NAKED facts about some worms you might see ...
Giant reef worm (Eunice aphroditois)
This worm can reach 1 metre or longer! Although it looks fierce and scary, it is a scavenger and eats seaweed too. But it can give a nasty bite so do leave it alone.
Corny joke: It has a face that only a mother could love!Hints for Hermits
Giant reef worms are particularly common on Sentosa. They usually live in the large piles of coral rubble, zooming out to snatch a mouthful of seaweed or other titbit before retracting immediately into their hiding places.
Flatworms are ...err... really flat! This large (8-10cm) black flatworm with little spots (Acanthozoon sp.) is commonly seen. It can swim by flapping the sides of its body!Hints for Hermits
Flatworms are EXTREMELY fragile and will disintegrate if handled. They move very quickly too and can disappear in an instant into some crevice.
Bristleworms (Class Polychaeta) are very bristley indeed. Some have glass-like bristles that introduce painful toxins into the skin. These worms are sometimes called fire worms.Hints for Hermits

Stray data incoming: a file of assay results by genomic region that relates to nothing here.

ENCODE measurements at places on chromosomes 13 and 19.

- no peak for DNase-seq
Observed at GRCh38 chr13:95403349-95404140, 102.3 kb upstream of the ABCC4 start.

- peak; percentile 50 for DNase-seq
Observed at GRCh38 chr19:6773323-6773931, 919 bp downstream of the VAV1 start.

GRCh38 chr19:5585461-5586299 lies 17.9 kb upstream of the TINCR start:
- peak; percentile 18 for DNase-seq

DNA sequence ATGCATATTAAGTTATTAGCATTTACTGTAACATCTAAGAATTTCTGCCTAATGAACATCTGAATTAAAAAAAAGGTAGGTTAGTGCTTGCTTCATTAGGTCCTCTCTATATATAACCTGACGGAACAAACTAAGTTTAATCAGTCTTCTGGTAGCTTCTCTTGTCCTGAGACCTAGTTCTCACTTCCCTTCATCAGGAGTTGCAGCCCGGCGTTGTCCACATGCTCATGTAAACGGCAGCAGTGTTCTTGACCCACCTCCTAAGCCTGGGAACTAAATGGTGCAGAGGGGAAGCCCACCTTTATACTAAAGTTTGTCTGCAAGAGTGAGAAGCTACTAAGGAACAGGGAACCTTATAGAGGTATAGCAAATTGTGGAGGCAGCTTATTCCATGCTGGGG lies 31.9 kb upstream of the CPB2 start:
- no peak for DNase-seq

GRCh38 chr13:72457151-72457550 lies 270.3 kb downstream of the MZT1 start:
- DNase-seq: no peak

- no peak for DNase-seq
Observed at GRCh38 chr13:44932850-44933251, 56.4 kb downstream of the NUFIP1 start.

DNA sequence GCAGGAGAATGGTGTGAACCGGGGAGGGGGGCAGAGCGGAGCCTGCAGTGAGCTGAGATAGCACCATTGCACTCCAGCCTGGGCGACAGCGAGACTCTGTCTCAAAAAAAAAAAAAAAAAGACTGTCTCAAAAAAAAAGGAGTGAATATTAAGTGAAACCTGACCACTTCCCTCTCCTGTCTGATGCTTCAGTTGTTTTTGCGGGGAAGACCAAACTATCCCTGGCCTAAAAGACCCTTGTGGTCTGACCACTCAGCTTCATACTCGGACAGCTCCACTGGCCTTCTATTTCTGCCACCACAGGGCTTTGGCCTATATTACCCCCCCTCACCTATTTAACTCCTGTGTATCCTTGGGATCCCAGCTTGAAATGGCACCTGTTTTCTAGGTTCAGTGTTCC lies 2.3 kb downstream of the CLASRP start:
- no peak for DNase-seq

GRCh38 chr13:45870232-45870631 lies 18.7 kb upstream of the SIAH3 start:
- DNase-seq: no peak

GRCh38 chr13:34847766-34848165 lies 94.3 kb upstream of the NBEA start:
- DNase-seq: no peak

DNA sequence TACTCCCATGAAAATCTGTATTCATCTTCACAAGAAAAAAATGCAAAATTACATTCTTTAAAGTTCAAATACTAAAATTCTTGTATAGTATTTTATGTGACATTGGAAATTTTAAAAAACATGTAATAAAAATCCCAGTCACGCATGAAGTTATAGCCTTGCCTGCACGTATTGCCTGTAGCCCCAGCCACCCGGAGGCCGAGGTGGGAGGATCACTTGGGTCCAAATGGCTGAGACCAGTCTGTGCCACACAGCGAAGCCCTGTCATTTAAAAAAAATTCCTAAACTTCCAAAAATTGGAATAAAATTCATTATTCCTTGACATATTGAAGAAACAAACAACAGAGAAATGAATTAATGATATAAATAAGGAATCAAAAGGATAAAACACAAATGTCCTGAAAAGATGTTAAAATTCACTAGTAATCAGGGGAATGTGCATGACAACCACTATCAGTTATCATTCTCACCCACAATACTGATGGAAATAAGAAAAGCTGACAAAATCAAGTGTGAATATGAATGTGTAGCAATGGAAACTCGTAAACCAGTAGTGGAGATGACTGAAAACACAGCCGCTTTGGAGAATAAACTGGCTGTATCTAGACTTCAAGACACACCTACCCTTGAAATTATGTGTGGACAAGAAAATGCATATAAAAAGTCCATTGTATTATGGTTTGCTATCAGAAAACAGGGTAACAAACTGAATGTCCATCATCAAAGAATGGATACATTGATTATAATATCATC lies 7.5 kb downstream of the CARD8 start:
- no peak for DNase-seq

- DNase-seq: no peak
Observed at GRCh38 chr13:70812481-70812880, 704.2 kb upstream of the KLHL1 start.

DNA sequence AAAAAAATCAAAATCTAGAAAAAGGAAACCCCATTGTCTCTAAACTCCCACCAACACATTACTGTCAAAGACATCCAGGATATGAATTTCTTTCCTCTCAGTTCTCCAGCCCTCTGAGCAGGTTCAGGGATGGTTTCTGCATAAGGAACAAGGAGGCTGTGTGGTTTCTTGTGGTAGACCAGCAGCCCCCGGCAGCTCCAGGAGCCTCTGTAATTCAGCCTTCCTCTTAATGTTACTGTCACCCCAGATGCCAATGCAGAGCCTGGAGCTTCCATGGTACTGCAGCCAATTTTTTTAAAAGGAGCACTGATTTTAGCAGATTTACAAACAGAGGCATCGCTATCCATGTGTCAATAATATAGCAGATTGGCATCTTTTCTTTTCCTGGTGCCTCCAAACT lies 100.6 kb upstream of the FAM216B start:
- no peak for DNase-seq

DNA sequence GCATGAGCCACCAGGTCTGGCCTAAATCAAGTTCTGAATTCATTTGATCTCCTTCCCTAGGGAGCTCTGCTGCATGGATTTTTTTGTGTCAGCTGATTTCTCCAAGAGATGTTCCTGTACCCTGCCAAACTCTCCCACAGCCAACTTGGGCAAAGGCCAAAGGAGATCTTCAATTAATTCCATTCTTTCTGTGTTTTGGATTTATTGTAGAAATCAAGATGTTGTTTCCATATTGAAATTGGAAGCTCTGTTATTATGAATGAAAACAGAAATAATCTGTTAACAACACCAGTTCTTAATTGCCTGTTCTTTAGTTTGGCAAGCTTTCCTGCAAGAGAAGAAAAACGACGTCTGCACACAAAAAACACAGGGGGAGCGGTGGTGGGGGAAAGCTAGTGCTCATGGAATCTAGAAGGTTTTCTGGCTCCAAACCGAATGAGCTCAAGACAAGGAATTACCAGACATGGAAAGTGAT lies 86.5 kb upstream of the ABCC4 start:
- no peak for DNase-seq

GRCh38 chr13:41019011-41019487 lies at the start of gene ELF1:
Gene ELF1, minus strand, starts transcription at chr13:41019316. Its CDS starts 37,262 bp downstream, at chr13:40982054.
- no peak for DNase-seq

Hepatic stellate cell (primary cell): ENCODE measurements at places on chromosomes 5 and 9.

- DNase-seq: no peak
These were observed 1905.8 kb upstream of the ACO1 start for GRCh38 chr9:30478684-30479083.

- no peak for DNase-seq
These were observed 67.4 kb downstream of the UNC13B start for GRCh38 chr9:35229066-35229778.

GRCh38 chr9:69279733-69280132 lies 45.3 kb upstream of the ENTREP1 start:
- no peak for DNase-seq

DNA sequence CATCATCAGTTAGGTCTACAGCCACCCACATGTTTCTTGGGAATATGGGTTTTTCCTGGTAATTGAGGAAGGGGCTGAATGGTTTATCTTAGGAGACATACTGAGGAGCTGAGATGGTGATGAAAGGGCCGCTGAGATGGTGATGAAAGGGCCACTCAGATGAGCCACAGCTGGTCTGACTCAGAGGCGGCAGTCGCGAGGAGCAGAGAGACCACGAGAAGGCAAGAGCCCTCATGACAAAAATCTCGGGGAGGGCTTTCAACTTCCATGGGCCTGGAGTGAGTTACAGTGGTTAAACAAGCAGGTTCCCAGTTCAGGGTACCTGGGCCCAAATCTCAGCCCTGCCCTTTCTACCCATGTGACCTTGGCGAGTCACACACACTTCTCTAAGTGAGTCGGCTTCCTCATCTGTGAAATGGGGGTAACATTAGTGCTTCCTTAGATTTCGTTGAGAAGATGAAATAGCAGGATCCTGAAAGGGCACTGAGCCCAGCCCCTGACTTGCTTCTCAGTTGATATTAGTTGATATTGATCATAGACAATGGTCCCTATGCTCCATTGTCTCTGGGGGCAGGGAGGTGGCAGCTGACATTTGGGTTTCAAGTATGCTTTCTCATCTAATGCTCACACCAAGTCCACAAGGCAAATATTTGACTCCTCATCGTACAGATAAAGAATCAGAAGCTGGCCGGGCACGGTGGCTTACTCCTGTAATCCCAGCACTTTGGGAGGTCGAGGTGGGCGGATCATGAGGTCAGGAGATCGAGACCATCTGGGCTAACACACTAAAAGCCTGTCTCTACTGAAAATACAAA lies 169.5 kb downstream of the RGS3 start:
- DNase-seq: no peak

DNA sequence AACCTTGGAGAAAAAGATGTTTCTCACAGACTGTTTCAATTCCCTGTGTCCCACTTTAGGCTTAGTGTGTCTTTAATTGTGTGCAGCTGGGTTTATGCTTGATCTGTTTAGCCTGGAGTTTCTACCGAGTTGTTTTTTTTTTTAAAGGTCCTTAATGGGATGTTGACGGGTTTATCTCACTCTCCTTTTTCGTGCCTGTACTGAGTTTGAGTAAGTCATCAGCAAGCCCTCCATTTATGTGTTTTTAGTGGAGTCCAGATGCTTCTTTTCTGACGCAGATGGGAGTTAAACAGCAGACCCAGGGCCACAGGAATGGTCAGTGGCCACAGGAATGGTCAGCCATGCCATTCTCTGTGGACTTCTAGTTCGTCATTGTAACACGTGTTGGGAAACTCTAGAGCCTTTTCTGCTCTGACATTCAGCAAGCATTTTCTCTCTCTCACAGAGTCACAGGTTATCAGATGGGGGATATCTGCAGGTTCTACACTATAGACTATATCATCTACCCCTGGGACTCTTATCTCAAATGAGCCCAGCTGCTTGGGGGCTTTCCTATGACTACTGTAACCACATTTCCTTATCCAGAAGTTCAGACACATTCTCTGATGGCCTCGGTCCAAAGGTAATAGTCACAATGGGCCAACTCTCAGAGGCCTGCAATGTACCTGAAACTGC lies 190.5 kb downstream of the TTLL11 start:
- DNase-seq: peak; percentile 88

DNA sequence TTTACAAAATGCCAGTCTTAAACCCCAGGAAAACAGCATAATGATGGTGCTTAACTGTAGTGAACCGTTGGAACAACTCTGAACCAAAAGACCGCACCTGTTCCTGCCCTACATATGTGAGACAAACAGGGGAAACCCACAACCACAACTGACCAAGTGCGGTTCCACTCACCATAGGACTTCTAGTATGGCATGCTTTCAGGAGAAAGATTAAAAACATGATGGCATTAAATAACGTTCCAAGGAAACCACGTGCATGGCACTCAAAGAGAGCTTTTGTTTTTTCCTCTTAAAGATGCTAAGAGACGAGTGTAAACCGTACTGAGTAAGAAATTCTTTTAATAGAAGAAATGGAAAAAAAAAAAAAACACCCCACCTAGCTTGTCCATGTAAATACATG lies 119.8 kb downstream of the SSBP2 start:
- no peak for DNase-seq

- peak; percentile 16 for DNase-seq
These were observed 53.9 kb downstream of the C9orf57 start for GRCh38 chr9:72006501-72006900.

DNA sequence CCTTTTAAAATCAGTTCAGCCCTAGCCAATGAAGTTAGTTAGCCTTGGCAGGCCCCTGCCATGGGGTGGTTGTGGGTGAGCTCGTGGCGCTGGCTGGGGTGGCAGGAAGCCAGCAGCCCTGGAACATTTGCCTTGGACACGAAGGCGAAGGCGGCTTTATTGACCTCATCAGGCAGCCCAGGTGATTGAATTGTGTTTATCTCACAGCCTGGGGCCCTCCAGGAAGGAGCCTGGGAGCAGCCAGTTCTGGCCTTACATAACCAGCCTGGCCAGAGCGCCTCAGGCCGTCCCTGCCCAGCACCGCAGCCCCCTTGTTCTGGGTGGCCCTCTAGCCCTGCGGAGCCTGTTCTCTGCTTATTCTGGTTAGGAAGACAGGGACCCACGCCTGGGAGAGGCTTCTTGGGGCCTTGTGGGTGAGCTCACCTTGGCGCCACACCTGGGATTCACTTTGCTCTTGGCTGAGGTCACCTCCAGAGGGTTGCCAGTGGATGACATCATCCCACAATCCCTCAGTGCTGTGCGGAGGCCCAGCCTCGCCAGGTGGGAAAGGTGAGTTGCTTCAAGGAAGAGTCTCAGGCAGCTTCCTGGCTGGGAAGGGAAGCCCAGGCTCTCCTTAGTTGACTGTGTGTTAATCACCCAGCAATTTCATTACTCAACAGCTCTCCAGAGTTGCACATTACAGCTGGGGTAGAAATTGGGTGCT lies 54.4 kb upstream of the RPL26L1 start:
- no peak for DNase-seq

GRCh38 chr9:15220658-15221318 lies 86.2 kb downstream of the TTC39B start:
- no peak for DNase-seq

Bristleworms are sometimes seen in numbers, especially early in the morning. They move actively about. Needless to say, we shouldn't touch them!
Fanworms (Family Sabellidae) Some worms are beautiful! A fanworm has a long wormy body that is tucked into a leathery tube. At the top of its head, there is a feathery fan made up of modified tentacles. Hints for Hermits
Fanworms are found among coral rubble, sometimes in living corals. They are very shy and will instantly disappear at the slightest sign of danger. Have your visitors keep still (avoid casting shadows or splashing around) and the worm might come out again.